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Why do we refrain from taking or giving feedbacks to our peers?

02 Mar

FeedbackAs a manager (or a leader), we should continually be looking for feedback from our peers and employees, and try to improve ourselves. After all, management is more about listening than doing, isn’t it? Even though you would like to improve yourself from these feedbacks, they are hard to come by. So, before we find out a better way to get feedback from our peers, we need to find out basic reasons due to which people feel uncomfortable taking (or giving) their honest feedback.

It emphasizes inferiorities: Honest feedback can sometime make people feel psychologically attacked. Even the most experienced manager or employee can become defensive when feedback seems negative. Take this for an example…Recently, I had to deal with a situation where one of my employee was struggling with time management, so I recommended him to take some time management training. Even though he is a top performer in my team, he was offended by hearing that I was disappointed with his performance. Instead of seeing this feedback as the opportunity to learn something new, he saw it as a personal attack instead.

Don’t know what to ask: Some people misunderstand feedback as the sign of poor communication. To those kind of people, feedback indicates that the message was not communicated very well, and hence, there is a necessity for feedback to get on the same page again. Often people are either so confused that they don’t know what to ask or so confident of their understanding that they ignore the need for any kind of verification. Thus, people refrain to ask for any kind of feedback, after all, no one wants to admit that they didn’t understand anything properly.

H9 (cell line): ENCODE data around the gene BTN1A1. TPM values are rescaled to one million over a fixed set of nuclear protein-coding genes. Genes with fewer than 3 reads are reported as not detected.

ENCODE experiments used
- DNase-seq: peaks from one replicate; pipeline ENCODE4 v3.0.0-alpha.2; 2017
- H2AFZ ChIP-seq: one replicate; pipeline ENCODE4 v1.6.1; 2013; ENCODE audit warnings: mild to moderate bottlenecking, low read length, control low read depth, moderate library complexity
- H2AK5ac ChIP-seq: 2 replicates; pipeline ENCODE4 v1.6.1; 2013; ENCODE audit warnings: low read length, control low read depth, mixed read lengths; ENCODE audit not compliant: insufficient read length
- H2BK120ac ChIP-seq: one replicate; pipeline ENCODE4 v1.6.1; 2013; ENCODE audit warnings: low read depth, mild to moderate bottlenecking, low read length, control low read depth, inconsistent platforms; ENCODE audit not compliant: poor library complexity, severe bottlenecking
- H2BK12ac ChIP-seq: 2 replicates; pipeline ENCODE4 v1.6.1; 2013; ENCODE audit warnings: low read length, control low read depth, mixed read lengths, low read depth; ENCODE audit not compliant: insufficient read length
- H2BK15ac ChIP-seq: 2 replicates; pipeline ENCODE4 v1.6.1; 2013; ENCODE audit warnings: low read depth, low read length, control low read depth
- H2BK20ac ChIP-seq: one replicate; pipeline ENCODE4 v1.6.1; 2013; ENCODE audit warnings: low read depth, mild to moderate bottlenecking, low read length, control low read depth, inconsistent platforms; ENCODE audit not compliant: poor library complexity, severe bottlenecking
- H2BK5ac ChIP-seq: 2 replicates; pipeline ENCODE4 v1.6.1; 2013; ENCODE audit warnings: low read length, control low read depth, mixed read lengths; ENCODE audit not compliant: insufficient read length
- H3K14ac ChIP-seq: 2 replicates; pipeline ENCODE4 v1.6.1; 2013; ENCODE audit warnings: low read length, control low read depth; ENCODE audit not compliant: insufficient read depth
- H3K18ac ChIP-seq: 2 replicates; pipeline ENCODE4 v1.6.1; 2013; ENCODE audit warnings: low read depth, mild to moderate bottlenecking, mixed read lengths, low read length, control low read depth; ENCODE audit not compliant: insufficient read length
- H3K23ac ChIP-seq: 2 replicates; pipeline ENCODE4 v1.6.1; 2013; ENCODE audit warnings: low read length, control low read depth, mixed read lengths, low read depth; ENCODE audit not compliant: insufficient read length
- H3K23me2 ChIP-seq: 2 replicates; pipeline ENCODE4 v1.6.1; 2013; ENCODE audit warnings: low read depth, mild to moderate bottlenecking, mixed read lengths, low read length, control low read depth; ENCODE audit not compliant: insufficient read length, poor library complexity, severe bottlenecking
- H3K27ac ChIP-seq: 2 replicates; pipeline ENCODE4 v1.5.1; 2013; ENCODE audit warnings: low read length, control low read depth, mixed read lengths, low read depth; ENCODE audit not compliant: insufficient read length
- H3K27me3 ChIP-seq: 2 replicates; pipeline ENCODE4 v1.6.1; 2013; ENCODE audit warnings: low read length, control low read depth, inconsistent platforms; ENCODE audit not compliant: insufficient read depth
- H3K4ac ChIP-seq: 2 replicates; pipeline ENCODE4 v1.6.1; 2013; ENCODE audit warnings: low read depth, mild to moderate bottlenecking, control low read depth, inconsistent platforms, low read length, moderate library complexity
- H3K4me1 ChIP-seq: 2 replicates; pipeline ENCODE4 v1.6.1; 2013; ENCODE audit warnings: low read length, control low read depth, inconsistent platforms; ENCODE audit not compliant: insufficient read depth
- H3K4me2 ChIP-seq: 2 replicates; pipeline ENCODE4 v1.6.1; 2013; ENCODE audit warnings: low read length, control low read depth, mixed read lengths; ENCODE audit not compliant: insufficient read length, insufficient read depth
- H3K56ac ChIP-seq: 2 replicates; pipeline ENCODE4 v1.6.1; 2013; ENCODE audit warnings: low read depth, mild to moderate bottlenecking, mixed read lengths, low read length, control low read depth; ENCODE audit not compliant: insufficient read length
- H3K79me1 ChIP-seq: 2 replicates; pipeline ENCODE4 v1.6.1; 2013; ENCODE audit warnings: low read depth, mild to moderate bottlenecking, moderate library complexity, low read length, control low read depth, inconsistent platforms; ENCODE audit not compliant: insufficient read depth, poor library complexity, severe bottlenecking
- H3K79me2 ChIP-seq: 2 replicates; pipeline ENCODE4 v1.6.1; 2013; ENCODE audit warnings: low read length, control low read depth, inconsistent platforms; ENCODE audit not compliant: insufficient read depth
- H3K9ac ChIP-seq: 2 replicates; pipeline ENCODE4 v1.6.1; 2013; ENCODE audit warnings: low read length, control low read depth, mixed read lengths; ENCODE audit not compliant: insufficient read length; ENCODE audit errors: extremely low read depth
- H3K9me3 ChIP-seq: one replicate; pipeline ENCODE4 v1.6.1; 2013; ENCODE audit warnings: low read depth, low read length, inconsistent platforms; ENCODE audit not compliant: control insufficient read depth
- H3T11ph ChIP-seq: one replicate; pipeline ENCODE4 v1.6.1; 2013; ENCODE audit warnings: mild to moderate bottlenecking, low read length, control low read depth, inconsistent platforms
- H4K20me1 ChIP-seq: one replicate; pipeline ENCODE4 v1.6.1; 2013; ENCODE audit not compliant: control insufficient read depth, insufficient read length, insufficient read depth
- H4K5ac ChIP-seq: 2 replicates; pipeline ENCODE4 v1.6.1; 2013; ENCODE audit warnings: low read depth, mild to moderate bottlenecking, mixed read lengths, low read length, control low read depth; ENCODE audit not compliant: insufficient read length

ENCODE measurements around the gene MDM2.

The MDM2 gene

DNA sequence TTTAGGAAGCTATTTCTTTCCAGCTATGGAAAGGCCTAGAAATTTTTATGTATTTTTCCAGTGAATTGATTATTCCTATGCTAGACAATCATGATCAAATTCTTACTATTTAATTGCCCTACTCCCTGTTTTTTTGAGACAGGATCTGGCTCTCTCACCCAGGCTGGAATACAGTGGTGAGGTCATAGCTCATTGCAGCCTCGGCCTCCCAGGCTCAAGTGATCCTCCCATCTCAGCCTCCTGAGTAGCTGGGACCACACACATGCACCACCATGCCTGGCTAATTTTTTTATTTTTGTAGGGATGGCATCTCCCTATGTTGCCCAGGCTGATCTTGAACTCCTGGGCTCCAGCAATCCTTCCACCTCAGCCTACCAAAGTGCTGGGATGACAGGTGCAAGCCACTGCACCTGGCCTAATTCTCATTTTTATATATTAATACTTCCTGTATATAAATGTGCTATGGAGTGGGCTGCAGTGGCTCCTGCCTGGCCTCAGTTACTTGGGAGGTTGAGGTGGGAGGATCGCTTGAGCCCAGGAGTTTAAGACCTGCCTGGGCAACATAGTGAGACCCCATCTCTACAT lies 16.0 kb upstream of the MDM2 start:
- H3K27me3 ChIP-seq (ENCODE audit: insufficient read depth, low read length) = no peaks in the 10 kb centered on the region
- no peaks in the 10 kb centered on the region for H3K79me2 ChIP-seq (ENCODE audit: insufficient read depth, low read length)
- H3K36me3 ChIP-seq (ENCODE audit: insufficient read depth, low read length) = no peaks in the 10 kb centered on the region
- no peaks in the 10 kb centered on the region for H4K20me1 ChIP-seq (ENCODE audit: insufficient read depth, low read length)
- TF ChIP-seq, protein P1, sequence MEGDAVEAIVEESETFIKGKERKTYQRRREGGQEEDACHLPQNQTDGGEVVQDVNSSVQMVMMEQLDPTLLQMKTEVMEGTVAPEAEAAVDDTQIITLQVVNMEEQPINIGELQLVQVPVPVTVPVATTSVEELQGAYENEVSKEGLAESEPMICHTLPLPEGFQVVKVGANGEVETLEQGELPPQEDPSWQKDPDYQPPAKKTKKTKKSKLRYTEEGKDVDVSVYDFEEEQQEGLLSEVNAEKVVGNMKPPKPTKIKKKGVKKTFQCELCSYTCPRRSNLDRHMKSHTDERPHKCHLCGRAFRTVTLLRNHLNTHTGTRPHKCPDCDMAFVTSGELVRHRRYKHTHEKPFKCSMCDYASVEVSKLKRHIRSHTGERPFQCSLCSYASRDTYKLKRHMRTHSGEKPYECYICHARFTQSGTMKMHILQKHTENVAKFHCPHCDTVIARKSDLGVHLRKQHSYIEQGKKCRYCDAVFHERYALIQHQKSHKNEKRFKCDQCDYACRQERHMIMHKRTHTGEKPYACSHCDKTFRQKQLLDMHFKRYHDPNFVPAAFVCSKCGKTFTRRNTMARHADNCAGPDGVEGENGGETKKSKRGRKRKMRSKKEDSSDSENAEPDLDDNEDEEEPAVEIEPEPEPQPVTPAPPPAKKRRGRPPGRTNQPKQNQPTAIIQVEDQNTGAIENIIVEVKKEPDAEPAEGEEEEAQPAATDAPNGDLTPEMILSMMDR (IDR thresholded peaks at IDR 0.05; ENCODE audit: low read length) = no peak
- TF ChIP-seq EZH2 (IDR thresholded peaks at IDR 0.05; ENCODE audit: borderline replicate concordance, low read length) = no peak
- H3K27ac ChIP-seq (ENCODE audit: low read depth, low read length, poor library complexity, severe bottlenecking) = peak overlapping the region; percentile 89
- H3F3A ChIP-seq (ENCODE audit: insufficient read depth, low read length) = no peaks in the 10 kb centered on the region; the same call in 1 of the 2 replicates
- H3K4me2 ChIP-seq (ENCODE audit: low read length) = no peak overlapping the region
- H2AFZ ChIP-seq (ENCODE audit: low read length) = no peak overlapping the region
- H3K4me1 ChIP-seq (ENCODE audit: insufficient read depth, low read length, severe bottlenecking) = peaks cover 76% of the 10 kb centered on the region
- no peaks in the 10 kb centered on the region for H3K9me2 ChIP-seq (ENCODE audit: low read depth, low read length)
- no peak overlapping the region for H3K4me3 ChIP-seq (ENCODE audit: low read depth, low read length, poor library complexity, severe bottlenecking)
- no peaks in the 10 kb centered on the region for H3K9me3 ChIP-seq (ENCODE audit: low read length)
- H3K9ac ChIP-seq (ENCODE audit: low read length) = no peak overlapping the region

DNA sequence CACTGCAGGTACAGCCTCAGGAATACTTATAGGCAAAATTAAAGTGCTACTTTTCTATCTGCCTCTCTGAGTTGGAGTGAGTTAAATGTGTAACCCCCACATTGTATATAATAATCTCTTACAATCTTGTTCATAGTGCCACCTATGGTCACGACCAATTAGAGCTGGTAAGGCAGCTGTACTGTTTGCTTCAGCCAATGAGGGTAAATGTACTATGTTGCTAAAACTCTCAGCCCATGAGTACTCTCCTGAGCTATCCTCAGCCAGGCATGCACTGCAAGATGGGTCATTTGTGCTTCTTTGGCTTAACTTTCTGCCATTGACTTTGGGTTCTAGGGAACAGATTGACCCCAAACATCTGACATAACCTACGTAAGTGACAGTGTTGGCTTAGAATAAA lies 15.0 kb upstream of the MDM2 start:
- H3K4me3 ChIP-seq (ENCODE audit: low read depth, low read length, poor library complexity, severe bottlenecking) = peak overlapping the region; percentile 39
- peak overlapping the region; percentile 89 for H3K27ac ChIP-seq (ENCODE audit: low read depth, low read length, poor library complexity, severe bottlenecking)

It is time consuming: No matter what kind of feedback you are seeking, verbal or written, it is always going to be time consuming task. Then it maybe at the meeting or through an e-mail, you need to make sure that you ask the right question, and get the honest response. Unfortunately, most of the managers won’t take the time to make sure that everyone is on the same page by asking for their feedback; instead, they will prefer to redo their tasks that should have been accomplished correctly the first time. Maybe they are used to this practice of dictatorship, or maybe they are afraid to put in the required time to ask the right question.

People are afraid: If you work in a developed Nation like US, UK, or Canada, you don’t want to admit that you are afraid of your Boss/Manager. But inherently we all respect the authorities of our Boss, and we are kind of afraid of their authorities as well. Even though we are taught to speak up our mind, we sometimes refrain from providing true feedback to our managers by being afraid of the consequences that it might have in the future. Is that not true? There is nothing wrong with this behavior. From our childhood we are taught to respect authority, then it maybe the authority of our parents or our teachers.

Can you find any other reasons due to which people refrain from giving their honest feedback to others? If so, please share it here, I would love to hear your take on this. Thanks – Bhavin Gandhi

 
 

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